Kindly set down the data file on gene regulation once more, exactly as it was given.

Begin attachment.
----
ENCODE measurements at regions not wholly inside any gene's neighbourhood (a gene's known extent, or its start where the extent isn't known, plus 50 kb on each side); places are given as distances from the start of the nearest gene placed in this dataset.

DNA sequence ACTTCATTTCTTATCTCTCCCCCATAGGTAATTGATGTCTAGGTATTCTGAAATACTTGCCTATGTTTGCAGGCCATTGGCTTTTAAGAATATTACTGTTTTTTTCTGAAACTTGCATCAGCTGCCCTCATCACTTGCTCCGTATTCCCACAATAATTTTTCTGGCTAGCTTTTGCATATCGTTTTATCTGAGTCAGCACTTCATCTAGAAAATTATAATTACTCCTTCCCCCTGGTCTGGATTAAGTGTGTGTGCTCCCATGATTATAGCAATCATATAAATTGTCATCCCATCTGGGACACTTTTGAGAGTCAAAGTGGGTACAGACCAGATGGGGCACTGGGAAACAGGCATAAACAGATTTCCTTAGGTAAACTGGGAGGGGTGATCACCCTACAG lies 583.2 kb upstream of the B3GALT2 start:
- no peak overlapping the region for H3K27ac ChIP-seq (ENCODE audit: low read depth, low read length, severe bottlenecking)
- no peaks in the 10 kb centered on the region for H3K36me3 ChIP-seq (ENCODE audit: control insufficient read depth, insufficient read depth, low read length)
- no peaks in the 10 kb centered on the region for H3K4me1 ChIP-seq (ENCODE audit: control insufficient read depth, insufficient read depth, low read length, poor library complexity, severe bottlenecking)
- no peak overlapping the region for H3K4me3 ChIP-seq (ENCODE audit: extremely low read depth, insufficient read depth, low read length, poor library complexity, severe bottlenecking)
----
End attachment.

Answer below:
ENCODE measurements at regions not wholly inside any gene's neighbourhood (a gene's known extent, or its start where the extent isn't known, plus 50 kb on each side); places are given as distances from the start of the nearest gene placed in this dataset.

DNA sequence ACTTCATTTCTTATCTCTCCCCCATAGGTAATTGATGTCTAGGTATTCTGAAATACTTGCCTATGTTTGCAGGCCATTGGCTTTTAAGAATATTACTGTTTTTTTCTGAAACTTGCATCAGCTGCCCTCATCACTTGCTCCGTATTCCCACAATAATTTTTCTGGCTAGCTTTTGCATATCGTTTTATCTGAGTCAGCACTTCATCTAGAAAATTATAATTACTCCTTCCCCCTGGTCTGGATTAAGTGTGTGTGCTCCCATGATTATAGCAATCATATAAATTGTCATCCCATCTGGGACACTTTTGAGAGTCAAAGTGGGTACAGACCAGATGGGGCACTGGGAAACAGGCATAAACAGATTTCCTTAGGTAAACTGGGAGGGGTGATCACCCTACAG lies 583.2 kb upstream of the B3GALT2 start:
- no peak overlapping the region for H3K27ac ChIP-seq (ENCODE audit: low read depth, low read length, severe bottlenecking)
- no peaks in the 10 kb centered on the region for H3K36me3 ChIP-seq (ENCODE audit: control insufficient read depth, insufficient read depth, low read length)
- no peaks in the 10 kb centered on the region for H3K4me1 ChIP-seq (ENCODE audit: control insufficient read depth, insufficient read depth, low read length, poor library complexity, severe bottlenecking)
- no peak overlapping the region for H3K4me3 ChIP-seq (ENCODE audit: extremely low read depth, insufficient read depth, low read length, poor library complexity, severe bottlenecking)